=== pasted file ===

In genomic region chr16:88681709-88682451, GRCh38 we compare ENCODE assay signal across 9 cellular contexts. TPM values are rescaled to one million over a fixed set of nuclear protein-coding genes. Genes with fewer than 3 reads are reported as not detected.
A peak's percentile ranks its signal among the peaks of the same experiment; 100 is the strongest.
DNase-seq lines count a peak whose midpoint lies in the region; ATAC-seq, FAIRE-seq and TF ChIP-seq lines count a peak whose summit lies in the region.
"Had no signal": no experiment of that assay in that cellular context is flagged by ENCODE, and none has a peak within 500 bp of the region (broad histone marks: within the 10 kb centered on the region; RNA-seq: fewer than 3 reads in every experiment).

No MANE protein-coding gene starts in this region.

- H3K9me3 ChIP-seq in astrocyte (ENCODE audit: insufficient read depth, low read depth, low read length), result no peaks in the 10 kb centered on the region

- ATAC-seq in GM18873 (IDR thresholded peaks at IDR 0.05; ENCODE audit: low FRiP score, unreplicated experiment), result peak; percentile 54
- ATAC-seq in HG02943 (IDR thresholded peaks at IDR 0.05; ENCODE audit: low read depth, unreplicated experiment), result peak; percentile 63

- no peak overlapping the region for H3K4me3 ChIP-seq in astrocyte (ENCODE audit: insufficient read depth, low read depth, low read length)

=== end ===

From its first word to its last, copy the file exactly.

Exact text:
In genomic region chr16:88681709-88682451, GRCh38 we compare ENCODE assay signal across 9 cellular contexts. TPM values are rescaled to one million over a fixed set of nuclear protein-coding genes. Genes with fewer than 3 reads are reported as not detected.
A peak's percentile ranks its signal among the peaks of the same experiment; 100 is the strongest.
DNase-seq lines count a peak whose midpoint lies in the region; ATAC-seq, FAIRE-seq and TF ChIP-seq lines count a peak whose summit lies in the region.
"Had no signal": no experiment of that assay in that cellular context is flagged by ENCODE, and none has a peak within 500 bp of the region (broad histone marks: within the 10 kb centered on the region; RNA-seq: fewer than 3 reads in every experiment).

No MANE protein-coding gene starts in this region.

- H3K9me3 ChIP-seq in astrocyte (ENCODE audit: insufficient read depth, low read depth, low read length), result no peaks in the 10 kb centered on the region

- ATAC-seq in GM18873 (IDR thresholded peaks at IDR 0.05; ENCODE audit: low FRiP score, unreplicated experiment), result peak; percentile 54
- ATAC-seq in HG02943 (IDR thresholded peaks at IDR 0.05; ENCODE audit: low read depth, unreplicated experiment), result peak; percentile 63

- no peak overlapping the region for H3K4me3 ChIP-seq in astrocyte (ENCODE audit: insufficient read depth, low read depth, low read length)